Medical students warned not to swap sleep for study
UNSW research finds medical students aren’t getting enough sleep, which is vital to their wellbeing and cognitive performance.
A UNSW study paints a worrying picture of medical students trading sleep for study or social life, with almost a third of those examined reporting poor sleep and getting on average less than the recommended seven hours each night.
Fifty-nine medical undergraduate students took part in the study published in Australian and New Zealand Journal of Psychiatry, which evaluated the impact of sleep-related factors on psychological wellbeing, cognitive performance and academic standing.
It found unrefreshing, short-duration sleep and psychological distress was prevalent in the students and linked to disturbed autonomic functioning.
The repercussions of this sleep behaviour on later professional functioning remain unclear.
The findings may also interest final year high school students and their families, as the stressful final exam season approaches.
UNSW employs a Student Wellbeing Advisor, Associate Professor Ute Vollmer-Conna, as part of its initiatives to prioritise the mental health of medical students and to normalise conversations about mental illness and stress.
Medical students receive timetabled ‘looking after yourself’ sessions in all phases of their study at UNSW, including workshops on coping with stress, where healthy sleep behaviours are a focus.
Sleep plays a critical role in the stress reactivity, emotion regulation and cognitive function that’s critical for medical practitioners and the safety of their patients. If students are sacrificing sleep to increase productivity they may be acting counter-productively.
Poor sleep may be a factor in the high levels of mental health issues among medical students, and the significantly elevated rates of suicide.
“We found that those with higher academic standing actually slept less and reported poorer sleep quality,” says Associate Professor Vollmer-Conna, who was the lead author on the study.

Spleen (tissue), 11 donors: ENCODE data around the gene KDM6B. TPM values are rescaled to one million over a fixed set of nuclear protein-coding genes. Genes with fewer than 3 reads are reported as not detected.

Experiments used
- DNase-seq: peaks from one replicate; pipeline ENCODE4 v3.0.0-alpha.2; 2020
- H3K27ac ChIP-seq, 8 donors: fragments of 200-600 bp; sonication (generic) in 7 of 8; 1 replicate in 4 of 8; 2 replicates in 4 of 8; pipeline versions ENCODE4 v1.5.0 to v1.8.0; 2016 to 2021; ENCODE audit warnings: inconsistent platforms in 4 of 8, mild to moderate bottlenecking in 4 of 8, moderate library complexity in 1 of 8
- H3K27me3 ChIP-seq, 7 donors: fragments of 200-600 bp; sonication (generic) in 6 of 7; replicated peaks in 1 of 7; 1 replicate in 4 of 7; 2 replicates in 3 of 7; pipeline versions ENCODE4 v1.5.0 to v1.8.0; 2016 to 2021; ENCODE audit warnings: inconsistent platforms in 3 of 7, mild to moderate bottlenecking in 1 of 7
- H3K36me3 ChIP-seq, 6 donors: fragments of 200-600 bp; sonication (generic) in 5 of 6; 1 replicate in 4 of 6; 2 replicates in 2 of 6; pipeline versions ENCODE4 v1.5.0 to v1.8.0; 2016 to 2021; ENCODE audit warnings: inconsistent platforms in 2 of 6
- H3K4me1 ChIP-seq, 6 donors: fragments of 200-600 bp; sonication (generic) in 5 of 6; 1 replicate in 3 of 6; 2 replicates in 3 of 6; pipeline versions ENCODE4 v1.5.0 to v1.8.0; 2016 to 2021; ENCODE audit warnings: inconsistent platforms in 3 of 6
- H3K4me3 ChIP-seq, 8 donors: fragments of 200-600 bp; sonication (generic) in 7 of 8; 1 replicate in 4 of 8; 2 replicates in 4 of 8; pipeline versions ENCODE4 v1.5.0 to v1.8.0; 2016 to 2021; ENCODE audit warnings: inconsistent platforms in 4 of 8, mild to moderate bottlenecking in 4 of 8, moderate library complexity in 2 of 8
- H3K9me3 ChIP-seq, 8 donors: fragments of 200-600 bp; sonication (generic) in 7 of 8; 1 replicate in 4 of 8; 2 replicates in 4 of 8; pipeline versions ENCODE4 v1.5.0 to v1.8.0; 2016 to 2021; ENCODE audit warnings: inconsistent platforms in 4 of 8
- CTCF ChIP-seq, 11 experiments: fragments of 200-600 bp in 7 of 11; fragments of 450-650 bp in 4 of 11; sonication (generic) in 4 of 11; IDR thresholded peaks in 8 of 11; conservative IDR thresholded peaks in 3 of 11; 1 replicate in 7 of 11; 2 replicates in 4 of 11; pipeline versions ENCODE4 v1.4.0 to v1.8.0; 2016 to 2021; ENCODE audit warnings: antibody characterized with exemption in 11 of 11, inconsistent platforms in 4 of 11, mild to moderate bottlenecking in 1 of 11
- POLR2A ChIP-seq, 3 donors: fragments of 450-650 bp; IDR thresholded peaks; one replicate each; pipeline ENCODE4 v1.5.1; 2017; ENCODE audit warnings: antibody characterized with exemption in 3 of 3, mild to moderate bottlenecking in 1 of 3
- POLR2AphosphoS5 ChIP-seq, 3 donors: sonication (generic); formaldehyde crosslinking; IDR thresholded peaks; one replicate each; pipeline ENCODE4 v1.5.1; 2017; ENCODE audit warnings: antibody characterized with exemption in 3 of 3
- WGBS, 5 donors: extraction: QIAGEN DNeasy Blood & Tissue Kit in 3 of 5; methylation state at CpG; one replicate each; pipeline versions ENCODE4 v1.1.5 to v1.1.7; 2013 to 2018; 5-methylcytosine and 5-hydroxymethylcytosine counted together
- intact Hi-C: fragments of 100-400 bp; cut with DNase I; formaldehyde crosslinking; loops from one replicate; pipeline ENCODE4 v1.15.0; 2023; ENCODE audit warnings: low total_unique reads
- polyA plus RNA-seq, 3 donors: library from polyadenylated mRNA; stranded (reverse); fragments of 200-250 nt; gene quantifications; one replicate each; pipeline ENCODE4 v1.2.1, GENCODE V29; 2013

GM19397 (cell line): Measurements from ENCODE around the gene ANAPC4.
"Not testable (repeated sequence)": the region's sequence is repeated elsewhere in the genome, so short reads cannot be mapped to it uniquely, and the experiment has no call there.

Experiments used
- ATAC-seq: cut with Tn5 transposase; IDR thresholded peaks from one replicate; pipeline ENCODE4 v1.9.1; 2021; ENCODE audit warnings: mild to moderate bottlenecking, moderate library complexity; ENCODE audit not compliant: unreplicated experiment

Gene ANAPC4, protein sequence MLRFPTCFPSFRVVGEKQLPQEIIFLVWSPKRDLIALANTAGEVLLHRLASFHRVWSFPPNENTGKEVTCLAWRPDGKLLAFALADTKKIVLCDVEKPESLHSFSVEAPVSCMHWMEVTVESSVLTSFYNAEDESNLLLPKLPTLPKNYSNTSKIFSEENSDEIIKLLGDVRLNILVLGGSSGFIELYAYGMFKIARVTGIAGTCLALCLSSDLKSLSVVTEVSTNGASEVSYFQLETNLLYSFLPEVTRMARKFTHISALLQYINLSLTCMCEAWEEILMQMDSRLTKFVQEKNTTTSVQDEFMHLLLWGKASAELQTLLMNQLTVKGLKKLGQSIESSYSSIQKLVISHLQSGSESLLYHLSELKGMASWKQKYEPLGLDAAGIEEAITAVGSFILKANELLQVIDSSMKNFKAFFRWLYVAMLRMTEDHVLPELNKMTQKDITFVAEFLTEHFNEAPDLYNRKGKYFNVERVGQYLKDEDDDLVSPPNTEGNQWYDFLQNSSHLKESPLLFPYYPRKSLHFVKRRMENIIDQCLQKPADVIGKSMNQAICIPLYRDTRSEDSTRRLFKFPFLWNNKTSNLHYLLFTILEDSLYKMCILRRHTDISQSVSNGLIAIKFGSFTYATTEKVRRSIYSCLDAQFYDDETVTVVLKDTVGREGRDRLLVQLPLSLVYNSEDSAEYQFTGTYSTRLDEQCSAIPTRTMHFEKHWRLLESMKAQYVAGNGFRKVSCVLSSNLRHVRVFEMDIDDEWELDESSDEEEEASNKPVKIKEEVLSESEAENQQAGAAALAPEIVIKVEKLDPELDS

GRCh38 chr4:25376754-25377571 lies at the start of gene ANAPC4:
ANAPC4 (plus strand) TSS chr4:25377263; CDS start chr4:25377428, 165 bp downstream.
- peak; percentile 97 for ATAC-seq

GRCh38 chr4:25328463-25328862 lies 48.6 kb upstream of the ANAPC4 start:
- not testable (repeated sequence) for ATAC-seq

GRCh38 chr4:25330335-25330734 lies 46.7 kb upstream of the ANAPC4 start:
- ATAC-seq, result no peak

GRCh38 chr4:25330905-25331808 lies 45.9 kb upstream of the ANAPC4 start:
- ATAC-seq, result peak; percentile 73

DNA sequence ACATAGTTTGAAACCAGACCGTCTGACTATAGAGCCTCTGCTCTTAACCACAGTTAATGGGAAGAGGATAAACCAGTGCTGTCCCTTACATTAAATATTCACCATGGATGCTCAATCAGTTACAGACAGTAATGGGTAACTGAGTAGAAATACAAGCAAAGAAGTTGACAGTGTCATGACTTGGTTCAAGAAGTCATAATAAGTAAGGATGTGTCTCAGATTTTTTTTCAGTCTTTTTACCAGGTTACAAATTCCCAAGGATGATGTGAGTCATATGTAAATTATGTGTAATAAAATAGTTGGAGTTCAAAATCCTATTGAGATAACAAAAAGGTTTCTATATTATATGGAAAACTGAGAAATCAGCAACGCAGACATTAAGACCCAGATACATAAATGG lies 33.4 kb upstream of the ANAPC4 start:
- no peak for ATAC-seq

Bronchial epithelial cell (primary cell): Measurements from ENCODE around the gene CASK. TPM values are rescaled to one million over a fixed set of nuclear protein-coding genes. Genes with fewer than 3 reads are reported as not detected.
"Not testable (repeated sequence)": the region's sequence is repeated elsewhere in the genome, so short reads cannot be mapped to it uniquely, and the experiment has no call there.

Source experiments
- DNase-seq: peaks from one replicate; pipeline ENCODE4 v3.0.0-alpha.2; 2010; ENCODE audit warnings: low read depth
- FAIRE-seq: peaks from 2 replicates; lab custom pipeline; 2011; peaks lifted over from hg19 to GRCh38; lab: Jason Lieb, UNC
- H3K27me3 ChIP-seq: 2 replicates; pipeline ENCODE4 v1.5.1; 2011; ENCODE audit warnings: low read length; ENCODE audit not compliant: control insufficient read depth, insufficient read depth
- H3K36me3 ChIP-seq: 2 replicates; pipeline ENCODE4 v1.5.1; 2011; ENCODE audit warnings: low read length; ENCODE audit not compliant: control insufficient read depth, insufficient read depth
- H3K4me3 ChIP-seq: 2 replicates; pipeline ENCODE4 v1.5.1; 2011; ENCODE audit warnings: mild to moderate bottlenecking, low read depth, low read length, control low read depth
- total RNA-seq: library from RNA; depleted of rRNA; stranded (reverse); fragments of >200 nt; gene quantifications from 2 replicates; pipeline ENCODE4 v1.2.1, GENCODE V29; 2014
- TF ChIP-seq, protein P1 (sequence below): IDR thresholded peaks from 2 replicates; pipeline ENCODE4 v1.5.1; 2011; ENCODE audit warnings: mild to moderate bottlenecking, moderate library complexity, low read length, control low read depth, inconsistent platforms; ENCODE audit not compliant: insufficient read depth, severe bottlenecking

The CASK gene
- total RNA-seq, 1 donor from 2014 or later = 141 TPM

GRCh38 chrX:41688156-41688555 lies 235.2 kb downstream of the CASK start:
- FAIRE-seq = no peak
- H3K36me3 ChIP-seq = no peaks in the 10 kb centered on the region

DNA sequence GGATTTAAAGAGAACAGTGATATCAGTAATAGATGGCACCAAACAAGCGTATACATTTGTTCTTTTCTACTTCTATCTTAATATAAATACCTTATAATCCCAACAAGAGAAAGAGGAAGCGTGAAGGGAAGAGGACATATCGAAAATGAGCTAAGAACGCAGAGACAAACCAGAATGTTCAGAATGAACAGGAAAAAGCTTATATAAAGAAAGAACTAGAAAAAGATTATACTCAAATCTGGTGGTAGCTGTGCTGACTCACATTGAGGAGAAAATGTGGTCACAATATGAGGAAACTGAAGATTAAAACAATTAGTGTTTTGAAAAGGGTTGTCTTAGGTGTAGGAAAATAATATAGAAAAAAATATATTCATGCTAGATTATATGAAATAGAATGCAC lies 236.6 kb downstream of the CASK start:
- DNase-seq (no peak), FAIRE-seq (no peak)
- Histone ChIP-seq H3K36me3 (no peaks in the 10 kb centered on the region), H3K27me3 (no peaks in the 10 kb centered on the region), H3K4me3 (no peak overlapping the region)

“At this stage they were still resilient, as evidenced by their higher psychological well-being.
“Maybe because they also kept very regular bedtimes, their systems could compensate for the short sleeps by making the most of the sleep they got.”
In contrast, those with very erratic sleep patterns did much worse.
“This is important to note because young doctors often have to keep erratic times with a mix of day and night duties,” Associate Professor Vollmer-Conna says.
“With strong relationships between insufficient sleep and poor physical and emotional well-being, one would expect that in the long run, trading sleep for study will backfire severely, and as the literature shows, increase the risk of developing mental health problems.”
Poor sleep may be a factor in the high levels of mental health issues among medical students, and the significantly elevated rates of suicide. Associate Professor Vollmer-Conna says the findings highlight the importance of de-stigmatising help-seeking among medical students.
The study involved students taking a questionnaire about their physical and psychological health and sleep, and wearing a bio-harness overnight to measure Heart Rate Variability (HRV) before completing computerised cognitive tests and keeping a sleep diary for the next seven days.
Greater HRV during sleep reflects greater parasympathetic activity, essential to the recuperative function of deep sleep. Low HRV reflects a vigilant defensive state, greater stress reactivity and poorer daytime functioning.
The study acknowledges that further investigation employing larger samples would improve representativeness as well as official validation of the academic results that participants self-reported.
source: The University of New South Wales